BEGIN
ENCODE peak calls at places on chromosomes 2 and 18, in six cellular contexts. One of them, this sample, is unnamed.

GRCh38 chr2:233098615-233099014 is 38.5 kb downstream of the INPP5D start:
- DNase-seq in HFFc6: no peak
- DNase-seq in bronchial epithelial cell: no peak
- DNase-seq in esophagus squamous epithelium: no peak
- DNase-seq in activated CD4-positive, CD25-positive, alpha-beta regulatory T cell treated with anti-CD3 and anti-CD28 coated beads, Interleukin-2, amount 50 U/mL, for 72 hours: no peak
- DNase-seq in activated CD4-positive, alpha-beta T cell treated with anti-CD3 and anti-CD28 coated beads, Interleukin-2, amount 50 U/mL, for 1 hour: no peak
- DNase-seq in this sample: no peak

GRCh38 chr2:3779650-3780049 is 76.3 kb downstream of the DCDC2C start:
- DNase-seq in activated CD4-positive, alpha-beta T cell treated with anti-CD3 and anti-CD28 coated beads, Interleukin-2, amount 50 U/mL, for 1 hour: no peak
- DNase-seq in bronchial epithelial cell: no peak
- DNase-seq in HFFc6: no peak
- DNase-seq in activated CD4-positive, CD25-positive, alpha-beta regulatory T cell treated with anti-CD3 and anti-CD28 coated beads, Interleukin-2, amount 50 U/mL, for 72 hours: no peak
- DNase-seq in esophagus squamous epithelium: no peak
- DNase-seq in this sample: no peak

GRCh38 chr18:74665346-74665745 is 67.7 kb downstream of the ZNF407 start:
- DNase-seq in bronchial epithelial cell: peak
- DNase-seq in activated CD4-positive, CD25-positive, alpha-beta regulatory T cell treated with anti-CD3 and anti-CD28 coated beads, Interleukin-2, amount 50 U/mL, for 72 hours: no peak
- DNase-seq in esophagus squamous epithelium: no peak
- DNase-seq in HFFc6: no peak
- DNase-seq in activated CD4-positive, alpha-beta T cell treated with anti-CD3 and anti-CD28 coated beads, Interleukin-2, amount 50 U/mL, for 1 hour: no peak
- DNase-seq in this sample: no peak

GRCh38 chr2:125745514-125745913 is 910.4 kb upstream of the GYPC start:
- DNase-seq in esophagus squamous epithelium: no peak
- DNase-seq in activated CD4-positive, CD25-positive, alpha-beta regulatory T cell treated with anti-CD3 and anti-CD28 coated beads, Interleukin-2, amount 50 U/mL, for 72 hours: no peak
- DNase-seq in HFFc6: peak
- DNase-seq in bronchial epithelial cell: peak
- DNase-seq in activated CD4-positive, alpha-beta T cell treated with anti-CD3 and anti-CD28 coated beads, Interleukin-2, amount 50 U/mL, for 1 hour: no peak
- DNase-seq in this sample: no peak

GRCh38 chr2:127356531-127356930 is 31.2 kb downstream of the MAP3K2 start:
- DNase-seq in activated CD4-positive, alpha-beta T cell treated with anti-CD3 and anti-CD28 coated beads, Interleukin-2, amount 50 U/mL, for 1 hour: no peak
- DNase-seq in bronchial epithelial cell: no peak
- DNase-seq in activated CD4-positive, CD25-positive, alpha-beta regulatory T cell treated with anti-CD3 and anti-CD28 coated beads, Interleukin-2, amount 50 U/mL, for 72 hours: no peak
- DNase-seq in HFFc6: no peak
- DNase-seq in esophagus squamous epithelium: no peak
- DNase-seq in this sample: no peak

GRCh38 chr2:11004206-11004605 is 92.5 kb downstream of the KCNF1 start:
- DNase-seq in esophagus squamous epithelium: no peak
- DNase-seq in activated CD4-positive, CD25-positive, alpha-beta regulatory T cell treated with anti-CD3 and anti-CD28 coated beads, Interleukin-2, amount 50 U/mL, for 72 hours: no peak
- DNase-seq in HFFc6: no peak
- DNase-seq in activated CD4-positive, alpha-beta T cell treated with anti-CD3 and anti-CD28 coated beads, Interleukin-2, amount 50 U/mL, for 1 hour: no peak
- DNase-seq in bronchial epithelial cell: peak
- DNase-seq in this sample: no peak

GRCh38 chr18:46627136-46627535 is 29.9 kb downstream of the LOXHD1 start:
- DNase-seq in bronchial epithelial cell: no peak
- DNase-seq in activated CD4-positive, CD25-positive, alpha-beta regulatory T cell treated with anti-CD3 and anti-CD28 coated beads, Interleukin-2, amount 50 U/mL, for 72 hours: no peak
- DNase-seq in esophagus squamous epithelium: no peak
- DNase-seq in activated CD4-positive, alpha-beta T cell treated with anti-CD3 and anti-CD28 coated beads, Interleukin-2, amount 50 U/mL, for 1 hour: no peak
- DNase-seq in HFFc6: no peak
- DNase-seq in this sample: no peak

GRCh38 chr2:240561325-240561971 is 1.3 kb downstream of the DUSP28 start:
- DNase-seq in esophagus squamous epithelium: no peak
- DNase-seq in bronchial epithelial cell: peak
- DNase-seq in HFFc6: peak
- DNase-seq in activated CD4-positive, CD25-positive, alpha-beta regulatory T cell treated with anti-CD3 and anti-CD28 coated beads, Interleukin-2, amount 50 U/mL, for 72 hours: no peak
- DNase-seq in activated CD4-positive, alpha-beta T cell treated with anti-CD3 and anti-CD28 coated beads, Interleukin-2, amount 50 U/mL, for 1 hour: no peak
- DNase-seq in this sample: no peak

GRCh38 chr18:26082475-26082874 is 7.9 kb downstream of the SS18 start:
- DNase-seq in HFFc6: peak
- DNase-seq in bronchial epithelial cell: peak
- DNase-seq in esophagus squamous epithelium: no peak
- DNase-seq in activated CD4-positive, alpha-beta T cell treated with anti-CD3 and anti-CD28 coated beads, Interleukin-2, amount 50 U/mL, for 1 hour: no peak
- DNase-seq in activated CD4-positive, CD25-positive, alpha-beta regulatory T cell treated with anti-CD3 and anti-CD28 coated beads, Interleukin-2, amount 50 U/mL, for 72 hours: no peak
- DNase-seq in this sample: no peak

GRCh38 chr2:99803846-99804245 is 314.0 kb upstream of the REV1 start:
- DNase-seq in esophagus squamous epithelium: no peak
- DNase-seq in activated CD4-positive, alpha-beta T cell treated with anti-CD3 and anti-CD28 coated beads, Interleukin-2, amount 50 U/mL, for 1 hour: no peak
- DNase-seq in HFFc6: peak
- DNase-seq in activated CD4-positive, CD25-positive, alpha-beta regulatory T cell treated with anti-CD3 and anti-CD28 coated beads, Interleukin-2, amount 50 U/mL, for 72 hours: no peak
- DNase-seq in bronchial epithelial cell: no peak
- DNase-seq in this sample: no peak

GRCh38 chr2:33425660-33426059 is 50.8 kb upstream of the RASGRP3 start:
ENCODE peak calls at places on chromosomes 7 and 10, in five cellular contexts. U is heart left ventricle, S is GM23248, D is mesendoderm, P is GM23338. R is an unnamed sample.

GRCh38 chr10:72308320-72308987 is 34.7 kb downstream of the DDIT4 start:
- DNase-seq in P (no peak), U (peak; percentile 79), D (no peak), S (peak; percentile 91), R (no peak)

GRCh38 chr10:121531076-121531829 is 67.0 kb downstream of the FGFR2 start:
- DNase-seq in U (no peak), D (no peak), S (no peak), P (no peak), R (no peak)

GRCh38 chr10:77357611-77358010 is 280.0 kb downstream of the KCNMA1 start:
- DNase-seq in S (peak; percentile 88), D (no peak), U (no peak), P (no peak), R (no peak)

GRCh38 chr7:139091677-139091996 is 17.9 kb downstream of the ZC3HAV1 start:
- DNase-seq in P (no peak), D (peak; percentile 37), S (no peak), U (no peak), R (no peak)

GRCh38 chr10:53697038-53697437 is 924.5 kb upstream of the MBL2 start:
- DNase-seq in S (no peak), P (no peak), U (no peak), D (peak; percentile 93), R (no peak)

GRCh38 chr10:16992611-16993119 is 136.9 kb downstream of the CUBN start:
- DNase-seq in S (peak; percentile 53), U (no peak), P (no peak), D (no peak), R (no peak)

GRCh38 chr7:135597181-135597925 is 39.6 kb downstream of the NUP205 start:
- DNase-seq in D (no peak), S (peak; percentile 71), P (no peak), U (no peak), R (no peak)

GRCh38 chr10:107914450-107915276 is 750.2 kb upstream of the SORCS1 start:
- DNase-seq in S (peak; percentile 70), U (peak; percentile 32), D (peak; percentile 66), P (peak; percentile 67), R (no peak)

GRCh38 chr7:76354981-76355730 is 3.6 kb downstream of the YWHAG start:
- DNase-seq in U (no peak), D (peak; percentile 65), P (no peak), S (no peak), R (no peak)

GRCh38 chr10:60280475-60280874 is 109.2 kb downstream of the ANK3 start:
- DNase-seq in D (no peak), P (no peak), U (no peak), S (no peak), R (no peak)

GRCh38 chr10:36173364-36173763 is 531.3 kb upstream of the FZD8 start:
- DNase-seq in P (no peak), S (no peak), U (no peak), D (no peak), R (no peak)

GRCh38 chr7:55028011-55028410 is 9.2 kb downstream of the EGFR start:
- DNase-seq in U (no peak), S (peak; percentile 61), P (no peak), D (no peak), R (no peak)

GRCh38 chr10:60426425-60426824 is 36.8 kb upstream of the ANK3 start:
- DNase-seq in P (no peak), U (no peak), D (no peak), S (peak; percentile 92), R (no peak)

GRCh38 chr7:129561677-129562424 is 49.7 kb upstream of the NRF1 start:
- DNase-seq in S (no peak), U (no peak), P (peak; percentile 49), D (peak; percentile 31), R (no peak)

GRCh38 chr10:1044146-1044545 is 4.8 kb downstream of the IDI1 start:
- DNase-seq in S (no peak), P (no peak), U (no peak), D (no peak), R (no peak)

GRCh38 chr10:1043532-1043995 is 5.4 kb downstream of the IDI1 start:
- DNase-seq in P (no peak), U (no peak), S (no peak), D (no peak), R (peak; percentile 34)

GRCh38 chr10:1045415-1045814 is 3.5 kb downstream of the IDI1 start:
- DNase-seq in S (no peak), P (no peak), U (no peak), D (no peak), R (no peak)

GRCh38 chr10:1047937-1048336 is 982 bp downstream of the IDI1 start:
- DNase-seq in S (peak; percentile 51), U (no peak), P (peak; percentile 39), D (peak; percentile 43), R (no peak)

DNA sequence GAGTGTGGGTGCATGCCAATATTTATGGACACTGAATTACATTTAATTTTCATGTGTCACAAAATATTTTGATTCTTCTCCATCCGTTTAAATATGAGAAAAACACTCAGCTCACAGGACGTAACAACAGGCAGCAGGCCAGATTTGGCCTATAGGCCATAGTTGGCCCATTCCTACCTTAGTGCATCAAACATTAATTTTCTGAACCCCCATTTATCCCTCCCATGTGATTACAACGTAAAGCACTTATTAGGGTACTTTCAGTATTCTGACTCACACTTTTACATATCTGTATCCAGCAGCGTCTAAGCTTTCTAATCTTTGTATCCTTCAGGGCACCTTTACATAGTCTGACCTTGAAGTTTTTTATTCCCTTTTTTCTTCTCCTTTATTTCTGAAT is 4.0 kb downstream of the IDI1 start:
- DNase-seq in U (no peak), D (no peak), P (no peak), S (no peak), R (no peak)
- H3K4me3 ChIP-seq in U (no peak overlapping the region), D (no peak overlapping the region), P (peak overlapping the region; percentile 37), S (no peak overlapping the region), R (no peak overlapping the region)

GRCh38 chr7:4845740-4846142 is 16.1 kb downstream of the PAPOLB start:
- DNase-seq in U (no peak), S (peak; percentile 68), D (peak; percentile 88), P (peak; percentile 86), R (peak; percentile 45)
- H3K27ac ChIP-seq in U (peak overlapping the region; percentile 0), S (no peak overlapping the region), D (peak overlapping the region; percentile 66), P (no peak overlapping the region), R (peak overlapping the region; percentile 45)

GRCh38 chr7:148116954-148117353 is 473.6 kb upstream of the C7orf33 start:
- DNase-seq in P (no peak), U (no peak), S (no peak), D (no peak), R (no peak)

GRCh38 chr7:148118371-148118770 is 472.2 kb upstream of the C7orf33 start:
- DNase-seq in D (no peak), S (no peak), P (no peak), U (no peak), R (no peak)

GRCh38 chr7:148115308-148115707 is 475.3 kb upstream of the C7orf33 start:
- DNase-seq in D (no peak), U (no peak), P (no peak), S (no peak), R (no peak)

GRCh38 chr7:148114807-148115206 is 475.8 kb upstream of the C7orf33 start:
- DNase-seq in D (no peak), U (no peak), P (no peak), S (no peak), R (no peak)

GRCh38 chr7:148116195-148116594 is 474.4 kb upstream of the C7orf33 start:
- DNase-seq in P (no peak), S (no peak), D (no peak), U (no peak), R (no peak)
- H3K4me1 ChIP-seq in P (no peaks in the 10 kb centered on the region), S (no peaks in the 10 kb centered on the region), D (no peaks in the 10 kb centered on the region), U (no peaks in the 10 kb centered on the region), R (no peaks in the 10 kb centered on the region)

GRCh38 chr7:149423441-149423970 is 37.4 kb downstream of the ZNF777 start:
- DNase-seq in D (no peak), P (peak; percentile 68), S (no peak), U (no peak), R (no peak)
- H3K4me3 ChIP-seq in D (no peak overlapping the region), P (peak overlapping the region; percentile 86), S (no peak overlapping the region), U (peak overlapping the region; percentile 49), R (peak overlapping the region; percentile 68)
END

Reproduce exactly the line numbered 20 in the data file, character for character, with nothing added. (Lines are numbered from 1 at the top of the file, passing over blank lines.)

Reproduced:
- DNase-seq in HFFc6: no peak